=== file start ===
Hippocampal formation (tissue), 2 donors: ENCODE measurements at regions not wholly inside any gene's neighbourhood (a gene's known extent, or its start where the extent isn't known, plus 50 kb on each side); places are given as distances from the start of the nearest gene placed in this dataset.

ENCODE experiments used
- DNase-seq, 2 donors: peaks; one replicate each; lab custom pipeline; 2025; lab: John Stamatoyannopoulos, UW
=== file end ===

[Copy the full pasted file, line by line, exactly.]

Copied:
Hippocampal formation (tissue), 2 donors: ENCODE measurements at regions not wholly inside any gene's neighbourhood (a gene's known extent, or its start where the extent isn't known, plus 50 kb on each side); places are given as distances from the start of the nearest gene placed in this dataset.

ENCODE experiments used
- DNase-seq, 2 donors: peaks; one replicate each; lab custom pipeline; 2025; lab: John Stamatoyannopoulos, UW